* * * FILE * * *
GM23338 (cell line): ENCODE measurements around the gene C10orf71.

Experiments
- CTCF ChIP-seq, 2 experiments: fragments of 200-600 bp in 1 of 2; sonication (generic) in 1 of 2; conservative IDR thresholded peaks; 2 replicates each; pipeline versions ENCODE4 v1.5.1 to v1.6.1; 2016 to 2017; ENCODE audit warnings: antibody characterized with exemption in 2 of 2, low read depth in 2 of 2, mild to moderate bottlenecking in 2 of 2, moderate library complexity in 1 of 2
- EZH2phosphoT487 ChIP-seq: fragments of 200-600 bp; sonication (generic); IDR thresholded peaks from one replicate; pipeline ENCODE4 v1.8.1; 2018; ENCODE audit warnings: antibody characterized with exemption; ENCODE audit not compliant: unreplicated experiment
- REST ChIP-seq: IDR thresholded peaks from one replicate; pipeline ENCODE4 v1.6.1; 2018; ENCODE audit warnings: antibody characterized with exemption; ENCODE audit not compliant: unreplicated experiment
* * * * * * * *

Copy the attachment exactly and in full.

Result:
GM23338 (cell line): ENCODE measurements around the gene C10orf71.

Experiments
- CTCF ChIP-seq, 2 experiments: fragments of 200-600 bp in 1 of 2; sonication (generic) in 1 of 2; conservative IDR thresholded peaks; 2 replicates each; pipeline versions ENCODE4 v1.5.1 to v1.6.1; 2016 to 2017; ENCODE audit warnings: antibody characterized with exemption in 2 of 2, low read depth in 2 of 2, mild to moderate bottlenecking in 2 of 2, moderate library complexity in 1 of 2
- EZH2phosphoT487 ChIP-seq: fragments of 200-600 bp; sonication (generic); IDR thresholded peaks from one replicate; pipeline ENCODE4 v1.8.1; 2018; ENCODE audit warnings: antibody characterized with exemption; ENCODE audit not compliant: unreplicated experiment
- REST ChIP-seq: IDR thresholded peaks from one replicate; pipeline ENCODE4 v1.6.1; 2018; ENCODE audit warnings: antibody characterized with exemption; ENCODE audit not compliant: unreplicated experiment